Nobody else relates street stories with Raekwon’s eloquence.
Adam Kennedy 2009
It’s taken the Wu-Tang Clan’s slang master Raekwon the thick end of 15 years of inferior albums and market-flooding mixtapes to craft a genuinely worthy follow-up to landmark solo debut Only Built 4 Cuban Linx…. Indeed, this sequel had been mooted so long its status in hip hop circles had become nearly as mythical as Dr Dre’s still-unreleased Detox.
Treading in such lauded footsteps, half-baking Pt. II wasn’t really an option. Just as well, then, that it more than lives up to the hype, rolling back that aforementioned decade and a half to recapture sizzling career-defining form. Evoking the claustrophobic atmospheres of OB4CL… to the extent it’s easy to forget Raekwon is rapping from a contemporary standpoint, he once again animates a drugs-running and violence-filled street life narrative with rare colour and attention to gritty detail.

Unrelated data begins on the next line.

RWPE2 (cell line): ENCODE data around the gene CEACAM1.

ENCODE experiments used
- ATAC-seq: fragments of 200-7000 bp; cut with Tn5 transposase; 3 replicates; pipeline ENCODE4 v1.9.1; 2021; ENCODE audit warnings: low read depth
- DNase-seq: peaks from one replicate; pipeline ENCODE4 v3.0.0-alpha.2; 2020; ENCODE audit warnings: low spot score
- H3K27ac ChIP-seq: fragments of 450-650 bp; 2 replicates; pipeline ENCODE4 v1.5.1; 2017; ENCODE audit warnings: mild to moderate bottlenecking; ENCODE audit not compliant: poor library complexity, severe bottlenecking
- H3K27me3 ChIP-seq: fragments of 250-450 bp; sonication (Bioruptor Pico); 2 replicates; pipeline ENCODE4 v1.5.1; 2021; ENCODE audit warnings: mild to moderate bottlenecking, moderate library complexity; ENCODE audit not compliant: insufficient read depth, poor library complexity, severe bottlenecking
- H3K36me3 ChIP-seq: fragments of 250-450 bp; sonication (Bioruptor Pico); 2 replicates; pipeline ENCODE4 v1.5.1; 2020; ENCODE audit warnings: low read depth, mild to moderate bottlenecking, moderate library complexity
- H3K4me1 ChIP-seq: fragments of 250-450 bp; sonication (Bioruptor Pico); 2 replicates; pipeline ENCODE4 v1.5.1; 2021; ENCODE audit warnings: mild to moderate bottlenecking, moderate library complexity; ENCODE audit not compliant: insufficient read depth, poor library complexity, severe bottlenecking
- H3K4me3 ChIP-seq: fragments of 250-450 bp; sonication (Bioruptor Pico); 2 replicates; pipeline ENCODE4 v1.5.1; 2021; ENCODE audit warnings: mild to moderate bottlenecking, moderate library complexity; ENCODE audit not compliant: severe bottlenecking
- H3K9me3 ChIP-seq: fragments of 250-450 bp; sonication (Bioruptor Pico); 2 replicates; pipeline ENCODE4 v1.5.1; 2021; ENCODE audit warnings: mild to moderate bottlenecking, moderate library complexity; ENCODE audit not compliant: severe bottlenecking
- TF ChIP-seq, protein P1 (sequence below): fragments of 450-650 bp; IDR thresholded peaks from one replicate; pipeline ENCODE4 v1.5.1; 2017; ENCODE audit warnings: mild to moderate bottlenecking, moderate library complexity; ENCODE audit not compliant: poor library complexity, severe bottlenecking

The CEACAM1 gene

It’s not only Raekwon’s A game that is resurrected, either. Broadening the original album’s cinematic production spectrum beyond backing from Wu comrade RZA, nigh on every beat calls on big guns without feeling like unit-shifting super producer box-ticking. Dr Dre and the late J Dilla bring particular heat alongside, almost inevitably, RZA, despite Raekwon’s prior protestations that his crewmate wouldn’t feature, after bad blood between the two.
Also in keeping with the OB4CL… spirit, fellow Wu mic assassin Ghostface Killah reprises his lead guest credit, distinctive urgent delivery snaking around Raekwon’s effortlessly flowing wordplay. For the most part, it’s the role Ghostface was born to play and when he trades bars with Raekwon on the ominous Penitentiary it’s a genuine pleasure to behold.
’Hood-examining highlight Sonny’s Missing is sufficiently vivid to render television’s greatest inner city dramatisation, The Wire, as a two-dimensional caricature, lighting up a Pete Rock beat that slinks through shadowy sonic alleyways. And in continuing the multi-angle widescreen crime saga scope of OB4CL…, Raekwon’s true talent soars.
Perhaps the most telling line arrives on Broken Safety, when Jadakiss sagely declares “F*** saving hip hop / We bringing the streets back,” reminding us that nobody else, not even his Wu-Tang companions, relates street stories with Raekwon’s eloquence.